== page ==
The world watched in sorrow as the historic and beautiful Notre Dame-de-Paris cathedral went up in flames on Monday. I had the opportunity to visit 20 years ago while on an exchange with a number of high school classmates. A highlight of that trip will always be my classmates singing “Happy Birthday” to me in the plaza in front of the cathedral on my 16th birthday. In the 900 years since construction started, my memory is one of an untold number that have been made inside and within the presence of this building.
While the investigation will continue for many months after the fire is out – a process which may take a week or more by itself – there are some considerations here for Emergency Management that we can look at immediately. These are considerations and concerns that all Emergency Management practitioners should consider during Monumental Fires like this one.
Before we get started though, I want to make one thing clear: I’m not going to Monday Morning Quarterback this incident. Nothing in this post assumes that the officials in Paris didn’t consider all of these things while managing this incident. My heart goes out to the people around the world who love this building, especially those on the fireline and those in Paris itself.
Monumental Fires Consume Monumental Resources
I had France24’s live broadcast on through most of the workday yesterday, watching along with the world as the fire quickly spread and consumed everything it could in the cathedral. At one point they said that over 500 firefighters were working to bring this fire under control. While this number is well within the capabilities of the 8,500 men and women of the Brigade des sapeurs-pompiers de Paris (BSPP), it is still a phenomenal draw on resources.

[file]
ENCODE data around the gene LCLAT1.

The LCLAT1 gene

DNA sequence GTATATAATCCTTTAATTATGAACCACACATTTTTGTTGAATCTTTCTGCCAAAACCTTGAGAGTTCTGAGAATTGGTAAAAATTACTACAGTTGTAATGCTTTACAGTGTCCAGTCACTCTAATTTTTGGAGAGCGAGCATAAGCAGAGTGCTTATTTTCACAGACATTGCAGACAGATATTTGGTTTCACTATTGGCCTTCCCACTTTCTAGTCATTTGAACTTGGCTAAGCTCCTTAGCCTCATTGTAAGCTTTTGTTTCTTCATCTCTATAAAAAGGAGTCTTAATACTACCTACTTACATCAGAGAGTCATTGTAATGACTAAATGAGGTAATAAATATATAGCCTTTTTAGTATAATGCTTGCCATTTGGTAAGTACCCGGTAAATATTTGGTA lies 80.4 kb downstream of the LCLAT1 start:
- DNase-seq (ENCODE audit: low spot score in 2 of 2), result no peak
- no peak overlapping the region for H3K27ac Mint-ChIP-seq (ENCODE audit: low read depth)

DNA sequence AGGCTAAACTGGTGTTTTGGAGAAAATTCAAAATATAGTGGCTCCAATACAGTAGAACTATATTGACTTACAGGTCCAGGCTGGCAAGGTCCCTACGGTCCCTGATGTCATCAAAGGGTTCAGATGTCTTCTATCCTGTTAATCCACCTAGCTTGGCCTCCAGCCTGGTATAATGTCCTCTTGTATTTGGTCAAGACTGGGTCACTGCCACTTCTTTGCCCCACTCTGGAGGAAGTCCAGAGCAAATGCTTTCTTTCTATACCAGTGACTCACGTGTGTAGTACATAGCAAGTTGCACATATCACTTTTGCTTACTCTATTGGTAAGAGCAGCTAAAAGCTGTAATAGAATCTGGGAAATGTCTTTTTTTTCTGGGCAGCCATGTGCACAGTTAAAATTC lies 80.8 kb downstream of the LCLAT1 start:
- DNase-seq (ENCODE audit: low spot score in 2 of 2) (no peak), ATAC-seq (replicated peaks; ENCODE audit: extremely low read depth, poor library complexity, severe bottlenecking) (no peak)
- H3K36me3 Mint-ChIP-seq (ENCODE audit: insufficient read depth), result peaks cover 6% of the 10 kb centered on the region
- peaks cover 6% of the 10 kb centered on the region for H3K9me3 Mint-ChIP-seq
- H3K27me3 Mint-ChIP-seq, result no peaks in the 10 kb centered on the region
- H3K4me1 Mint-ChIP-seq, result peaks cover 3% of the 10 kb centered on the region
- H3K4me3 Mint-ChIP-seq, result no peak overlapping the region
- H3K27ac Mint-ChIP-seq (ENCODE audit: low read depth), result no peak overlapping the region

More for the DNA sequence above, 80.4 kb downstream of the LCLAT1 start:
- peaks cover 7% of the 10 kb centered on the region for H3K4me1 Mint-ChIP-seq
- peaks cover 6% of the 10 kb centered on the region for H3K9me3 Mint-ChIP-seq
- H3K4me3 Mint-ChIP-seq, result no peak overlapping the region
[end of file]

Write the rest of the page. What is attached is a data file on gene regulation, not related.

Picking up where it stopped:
In addition to these 500 firefighters, there would have been hundreds more Gendarmes (police officers), plus a huge number of support services that responded to the area. I’m sure that BSPP and the Prefecture de Police de Paris called in off-duty members to supplement their immediate response, but that takes some time. Additionally, you can’t just call in every available person, because you need to have fresh bodies to take over the incident response and to staff the upcoming shifts.
Finally, just because a Monumental Fire is happening in your jurisdiction doesn’t mean that other emergencies stop happening. In fact, it may increase the frequency of other events because of additional vehicle and pedestrian traffic, large masses of people gathered in areas where they don’t normally gather, and other unusual occurrences.
This means two important things for Emergency Managers:
- We must ensure that the agencies in our jurisdiction have up to date and responsible call-back models. It doesn’t do any good to call back someone who is trying to sleep in between shifts. We have to encourage them to use responsible models that rely on shift patters to be selective in who they call out.